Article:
Thursday, January 4, 2007
Part 2 of Denali Series
Image to the right is Jeff hanging 100 ft under the "Denali Lama", the most badass Search and Rescue helicopter in the world.
My story continued...
Now Chris and I were back on the hill. 10 days into this second expedition and we were already at the mountain’s symbolic half way point at 14,000 ft. This camp was somewhat of a high altitude climber’s outpost. A massive flat section of glacial ice covered with snow, perhaps the size of 3 football fields laid side by side, provided a comfortable and relatively safe area for climbers to acclimate, rest and mingle. This was also the home of the National Park Service (NPS) High Altitude Research Station, which was by all accounts, the staging ground for all of the search and rescue maneuvers that took place on the upper half of the mountain.
Denali was at times a mean and unrelenting mountain. Often times lulling foreigners and Americans alike into a sense of comfort and ease, just in time to spank them with the sharp alpine tongue that is the Alaska Range.
Just the week before, as we were settling into one of our first camps and enjoying another of the mountain’s sweet displays of vibrant orange alpenglow, the Park Service helicopter, the Denali Lama, had flown several hundred feet over our heads with the hydraulic “grabber” swinging on a 100 ft rope below the copter. In the grasp of the claw was the unmistakable form of a human body. The grabber had picked him up by the back of his red gortex suite, face down, spread eagle, frozen in the position that his fall had left him in.
We had all been made aware of the death of a climber before we flew over to start the trip and the subsequent body recovery missions that the helicopter had been attempting. Finally the fallen climber had been recovered and was, at that moment, dangling in the grasp of the grabber, plum down from the whirlybird, right over our heads. Our new clients were standing in stunned silence as this macabre scene flew over our heads. The likeness of a doomed Superman was obvious but not spoken. The energy in the otherwise jovial cook tent was radically different that night over supper, all of us contemplating our own fragile nature.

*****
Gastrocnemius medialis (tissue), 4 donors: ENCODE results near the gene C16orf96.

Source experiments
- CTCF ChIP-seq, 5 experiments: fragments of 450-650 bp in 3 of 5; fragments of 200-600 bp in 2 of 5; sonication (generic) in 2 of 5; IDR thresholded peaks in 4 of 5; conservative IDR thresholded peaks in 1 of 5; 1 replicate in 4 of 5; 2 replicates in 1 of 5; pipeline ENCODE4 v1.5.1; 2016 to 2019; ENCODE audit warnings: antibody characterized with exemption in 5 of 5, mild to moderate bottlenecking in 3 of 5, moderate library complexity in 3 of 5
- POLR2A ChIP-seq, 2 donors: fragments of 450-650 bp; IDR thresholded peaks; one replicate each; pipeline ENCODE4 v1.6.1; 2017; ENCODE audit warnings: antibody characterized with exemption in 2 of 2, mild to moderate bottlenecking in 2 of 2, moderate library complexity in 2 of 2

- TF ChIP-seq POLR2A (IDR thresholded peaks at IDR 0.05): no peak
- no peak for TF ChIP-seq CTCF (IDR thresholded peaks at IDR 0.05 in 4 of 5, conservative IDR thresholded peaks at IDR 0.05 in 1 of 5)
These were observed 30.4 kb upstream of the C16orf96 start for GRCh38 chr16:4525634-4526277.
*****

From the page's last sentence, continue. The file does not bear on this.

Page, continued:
Now at the mid mountain camp we would relax for a couple of days, let the muscles recover, then make our push up on the higher flanks of the mountain in hopes of standing on top within a weeks time.
I went big on cooking supper that night. The additional Tuna chunks into the mac and cheese was a reward for our clients who were proving to be quite strong.
Chris and I, over years spent together in the mountains, had developed our cooking strategies as they related to one another’s least favorite time of the day. I preferred the languid affair of cooking the evening meal following a hard day of climbing. After a long day, Chris would rather change into dry clothes and snuggle his bald pate down into the confines of his sleeping bag. Although I was often tired, to keep rolling through the chores was far more desirable than that of rising early. The bane of my existence. The weed in my garden. The fly in my ramen soup. Rising early to fire up the stoves required one to exit the warm confines of the wonderful womb of the down sleeping bag. I considered this a terrible prospect. For some reason, unfamiliar to me, Chris was one that somehow didn’t mind rising early to depart from the bag and fire up the stoves for the morning’s chunky coffee and even chunkier “goatmeal” as we referred to the daily dose of oatmeal. All of this activity was done as I was milking the last few minutes of comfort out of my sleeping bag. Our schedule tended to work out quite symbiotically.